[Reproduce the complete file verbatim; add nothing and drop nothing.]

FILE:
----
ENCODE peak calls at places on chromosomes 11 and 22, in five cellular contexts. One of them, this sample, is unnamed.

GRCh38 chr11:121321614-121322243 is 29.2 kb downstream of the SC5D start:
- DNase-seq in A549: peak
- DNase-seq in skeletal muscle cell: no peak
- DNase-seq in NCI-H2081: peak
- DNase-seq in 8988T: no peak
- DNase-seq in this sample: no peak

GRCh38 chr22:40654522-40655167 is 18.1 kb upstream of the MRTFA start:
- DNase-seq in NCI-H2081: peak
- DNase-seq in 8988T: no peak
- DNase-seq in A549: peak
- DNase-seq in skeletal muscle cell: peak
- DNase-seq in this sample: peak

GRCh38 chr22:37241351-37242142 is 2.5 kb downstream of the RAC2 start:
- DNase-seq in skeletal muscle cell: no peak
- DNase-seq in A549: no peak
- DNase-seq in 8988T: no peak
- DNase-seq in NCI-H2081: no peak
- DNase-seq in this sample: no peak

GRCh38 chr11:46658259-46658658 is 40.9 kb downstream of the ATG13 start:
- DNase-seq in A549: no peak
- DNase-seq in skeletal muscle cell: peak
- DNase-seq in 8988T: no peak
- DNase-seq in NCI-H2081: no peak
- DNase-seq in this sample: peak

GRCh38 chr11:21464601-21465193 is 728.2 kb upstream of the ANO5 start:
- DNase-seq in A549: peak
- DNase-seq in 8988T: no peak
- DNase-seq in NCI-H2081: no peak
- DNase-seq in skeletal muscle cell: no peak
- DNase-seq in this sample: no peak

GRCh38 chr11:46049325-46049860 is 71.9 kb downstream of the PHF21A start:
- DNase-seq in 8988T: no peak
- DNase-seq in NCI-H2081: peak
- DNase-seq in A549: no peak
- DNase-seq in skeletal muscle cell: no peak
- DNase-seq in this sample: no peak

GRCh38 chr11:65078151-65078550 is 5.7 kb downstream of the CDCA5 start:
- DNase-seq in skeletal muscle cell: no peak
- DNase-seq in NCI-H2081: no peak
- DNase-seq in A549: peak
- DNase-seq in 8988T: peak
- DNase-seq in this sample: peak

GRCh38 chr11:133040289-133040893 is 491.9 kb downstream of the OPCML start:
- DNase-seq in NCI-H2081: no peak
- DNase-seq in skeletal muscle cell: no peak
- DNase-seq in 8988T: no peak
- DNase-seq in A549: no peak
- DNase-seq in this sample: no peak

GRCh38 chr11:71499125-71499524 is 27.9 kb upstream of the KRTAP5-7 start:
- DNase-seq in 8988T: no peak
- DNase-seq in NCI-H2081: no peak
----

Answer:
ENCODE peak calls at places on chromosomes 11 and 22, in five cellular contexts. One of them, this sample, is unnamed.

GRCh38 chr11:121321614-121322243 is 29.2 kb downstream of the SC5D start:
- DNase-seq in A549: peak
- DNase-seq in skeletal muscle cell: no peak
- DNase-seq in NCI-H2081: peak
- DNase-seq in 8988T: no peak
- DNase-seq in this sample: no peak

GRCh38 chr22:40654522-40655167 is 18.1 kb upstream of the MRTFA start:
- DNase-seq in NCI-H2081: peak
- DNase-seq in 8988T: no peak
- DNase-seq in A549: peak
- DNase-seq in skeletal muscle cell: peak
- DNase-seq in this sample: peak

GRCh38 chr22:37241351-37242142 is 2.5 kb downstream of the RAC2 start:
- DNase-seq in skeletal muscle cell: no peak
- DNase-seq in A549: no peak
- DNase-seq in 8988T: no peak
- DNase-seq in NCI-H2081: no peak
- DNase-seq in this sample: no peak

GRCh38 chr11:46658259-46658658 is 40.9 kb downstream of the ATG13 start:
- DNase-seq in A549: no peak
- DNase-seq in skeletal muscle cell: peak
- DNase-seq in 8988T: no peak
- DNase-seq in NCI-H2081: no peak
- DNase-seq in this sample: peak

GRCh38 chr11:21464601-21465193 is 728.2 kb upstream of the ANO5 start:
- DNase-seq in A549: peak
- DNase-seq in 8988T: no peak
- DNase-seq in NCI-H2081: no peak
- DNase-seq in skeletal muscle cell: no peak
- DNase-seq in this sample: no peak

GRCh38 chr11:46049325-46049860 is 71.9 kb downstream of the PHF21A start:
- DNase-seq in 8988T: no peak
- DNase-seq in NCI-H2081: peak
- DNase-seq in A549: no peak
- DNase-seq in skeletal muscle cell: no peak
- DNase-seq in this sample: no peak

GRCh38 chr11:65078151-65078550 is 5.7 kb downstream of the CDCA5 start:
- DNase-seq in skeletal muscle cell: no peak
- DNase-seq in NCI-H2081: no peak
- DNase-seq in A549: peak
- DNase-seq in 8988T: peak
- DNase-seq in this sample: peak

GRCh38 chr11:133040289-133040893 is 491.9 kb downstream of the OPCML start:
- DNase-seq in NCI-H2081: no peak
- DNase-seq in skeletal muscle cell: no peak
- DNase-seq in 8988T: no peak
- DNase-seq in A549: no peak
- DNase-seq in this sample: no peak

GRCh38 chr11:71499125-71499524 is 27.9 kb upstream of the KRTAP5-7 start:
- DNase-seq in 8988T: no peak
- DNase-seq in NCI-H2081: no peak